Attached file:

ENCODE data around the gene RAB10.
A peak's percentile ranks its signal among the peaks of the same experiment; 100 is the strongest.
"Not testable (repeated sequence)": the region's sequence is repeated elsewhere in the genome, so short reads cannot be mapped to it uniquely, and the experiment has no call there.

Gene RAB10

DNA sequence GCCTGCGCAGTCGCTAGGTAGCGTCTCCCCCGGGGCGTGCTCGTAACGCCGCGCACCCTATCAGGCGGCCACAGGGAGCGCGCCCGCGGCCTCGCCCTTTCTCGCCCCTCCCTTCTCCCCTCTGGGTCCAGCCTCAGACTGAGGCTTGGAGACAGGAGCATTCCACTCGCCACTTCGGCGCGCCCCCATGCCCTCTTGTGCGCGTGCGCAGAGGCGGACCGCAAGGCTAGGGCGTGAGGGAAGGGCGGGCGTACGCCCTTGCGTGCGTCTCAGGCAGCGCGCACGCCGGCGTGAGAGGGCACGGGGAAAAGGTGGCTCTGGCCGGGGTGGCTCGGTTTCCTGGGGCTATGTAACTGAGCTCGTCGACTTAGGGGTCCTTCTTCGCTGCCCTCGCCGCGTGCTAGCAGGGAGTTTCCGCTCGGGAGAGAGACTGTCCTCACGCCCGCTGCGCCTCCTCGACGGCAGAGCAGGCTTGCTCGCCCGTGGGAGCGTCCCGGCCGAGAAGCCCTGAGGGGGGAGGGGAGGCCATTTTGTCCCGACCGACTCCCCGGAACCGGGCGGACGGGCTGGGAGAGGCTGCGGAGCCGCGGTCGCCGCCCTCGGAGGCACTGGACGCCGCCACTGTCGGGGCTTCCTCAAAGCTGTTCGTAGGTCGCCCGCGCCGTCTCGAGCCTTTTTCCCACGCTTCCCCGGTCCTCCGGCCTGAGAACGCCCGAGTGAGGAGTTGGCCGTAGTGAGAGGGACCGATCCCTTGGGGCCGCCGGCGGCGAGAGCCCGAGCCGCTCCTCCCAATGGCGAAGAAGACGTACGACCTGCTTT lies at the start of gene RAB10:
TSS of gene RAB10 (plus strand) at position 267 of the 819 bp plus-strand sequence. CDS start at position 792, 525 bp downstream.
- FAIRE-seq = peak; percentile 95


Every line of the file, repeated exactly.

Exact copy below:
ENCODE data around the gene RAB10.
A peak's percentile ranks its signal among the peaks of the same experiment; 100 is the strongest.
"Not testable (repeated sequence)": the region's sequence is repeated elsewhere in the genome, so short reads cannot be mapped to it uniquely, and the experiment has no call there.

Gene RAB10

DNA sequence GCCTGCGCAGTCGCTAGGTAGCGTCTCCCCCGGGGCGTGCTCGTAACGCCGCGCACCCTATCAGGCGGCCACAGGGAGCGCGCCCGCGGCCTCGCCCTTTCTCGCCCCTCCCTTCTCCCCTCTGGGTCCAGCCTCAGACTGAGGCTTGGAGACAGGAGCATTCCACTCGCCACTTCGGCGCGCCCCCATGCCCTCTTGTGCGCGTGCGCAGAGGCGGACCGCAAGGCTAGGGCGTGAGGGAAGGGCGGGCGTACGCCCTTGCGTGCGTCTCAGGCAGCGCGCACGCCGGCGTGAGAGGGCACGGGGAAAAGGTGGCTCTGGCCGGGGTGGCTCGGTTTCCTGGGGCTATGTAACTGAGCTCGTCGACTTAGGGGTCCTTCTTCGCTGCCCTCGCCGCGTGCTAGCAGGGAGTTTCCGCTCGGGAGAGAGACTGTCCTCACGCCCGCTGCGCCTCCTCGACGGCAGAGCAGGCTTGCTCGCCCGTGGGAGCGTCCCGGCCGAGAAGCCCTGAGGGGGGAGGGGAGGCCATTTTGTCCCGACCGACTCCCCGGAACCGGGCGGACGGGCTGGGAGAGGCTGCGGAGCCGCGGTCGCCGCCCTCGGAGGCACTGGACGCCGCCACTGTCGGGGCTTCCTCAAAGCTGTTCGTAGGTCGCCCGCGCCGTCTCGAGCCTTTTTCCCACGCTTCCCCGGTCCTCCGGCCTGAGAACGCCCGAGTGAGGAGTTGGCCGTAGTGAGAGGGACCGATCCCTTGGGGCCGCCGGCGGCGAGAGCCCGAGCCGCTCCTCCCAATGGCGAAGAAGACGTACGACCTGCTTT lies at the start of gene RAB10:
TSS of gene RAB10 (plus strand) at position 267 of the 819 bp plus-strand sequence. CDS start at position 792, 525 bp downstream.
- FAIRE-seq = peak; percentile 95